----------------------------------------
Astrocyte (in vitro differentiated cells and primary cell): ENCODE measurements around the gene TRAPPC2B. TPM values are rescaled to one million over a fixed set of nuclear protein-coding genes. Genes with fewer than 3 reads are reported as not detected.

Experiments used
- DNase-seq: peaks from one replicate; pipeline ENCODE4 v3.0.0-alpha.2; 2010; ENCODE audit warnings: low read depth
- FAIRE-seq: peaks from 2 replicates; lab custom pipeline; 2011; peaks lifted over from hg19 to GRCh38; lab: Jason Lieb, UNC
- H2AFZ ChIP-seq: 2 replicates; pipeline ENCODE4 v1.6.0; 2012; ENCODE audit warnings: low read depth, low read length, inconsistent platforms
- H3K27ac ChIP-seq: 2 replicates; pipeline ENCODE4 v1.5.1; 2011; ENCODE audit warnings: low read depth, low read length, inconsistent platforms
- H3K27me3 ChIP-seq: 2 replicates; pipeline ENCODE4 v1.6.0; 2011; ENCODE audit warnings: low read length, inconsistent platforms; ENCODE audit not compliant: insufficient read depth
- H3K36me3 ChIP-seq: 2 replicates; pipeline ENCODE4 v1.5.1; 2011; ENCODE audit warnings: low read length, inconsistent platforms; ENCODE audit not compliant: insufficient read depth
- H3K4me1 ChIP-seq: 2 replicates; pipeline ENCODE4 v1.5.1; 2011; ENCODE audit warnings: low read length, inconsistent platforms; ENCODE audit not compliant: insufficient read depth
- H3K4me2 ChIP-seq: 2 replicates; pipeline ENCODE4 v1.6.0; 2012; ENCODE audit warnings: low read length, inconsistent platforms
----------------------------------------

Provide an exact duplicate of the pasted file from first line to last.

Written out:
Astrocyte (in vitro differentiated cells and primary cell): ENCODE measurements around the gene TRAPPC2B. TPM values are rescaled to one million over a fixed set of nuclear protein-coding genes. Genes with fewer than 3 reads are reported as not detected.

Experiments used
- DNase-seq: peaks from one replicate; pipeline ENCODE4 v3.0.0-alpha.2; 2010; ENCODE audit warnings: low read depth
- FAIRE-seq: peaks from 2 replicates; lab custom pipeline; 2011; peaks lifted over from hg19 to GRCh38; lab: Jason Lieb, UNC
- H2AFZ ChIP-seq: 2 replicates; pipeline ENCODE4 v1.6.0; 2012; ENCODE audit warnings: low read depth, low read length, inconsistent platforms
- H3K27ac ChIP-seq: 2 replicates; pipeline ENCODE4 v1.5.1; 2011; ENCODE audit warnings: low read depth, low read length, inconsistent platforms
- H3K27me3 ChIP-seq: 2 replicates; pipeline ENCODE4 v1.6.0; 2011; ENCODE audit warnings: low read length, inconsistent platforms; ENCODE audit not compliant: insufficient read depth
- H3K36me3 ChIP-seq: 2 replicates; pipeline ENCODE4 v1.5.1; 2011; ENCODE audit warnings: low read length, inconsistent platforms; ENCODE audit not compliant: insufficient read depth
- H3K4me1 ChIP-seq: 2 replicates; pipeline ENCODE4 v1.5.1; 2011; ENCODE audit warnings: low read length, inconsistent platforms; ENCODE audit not compliant: insufficient read depth
- H3K4me2 ChIP-seq: 2 replicates; pipeline ENCODE4 v1.6.0; 2012; ENCODE audit warnings: low read length, inconsistent platforms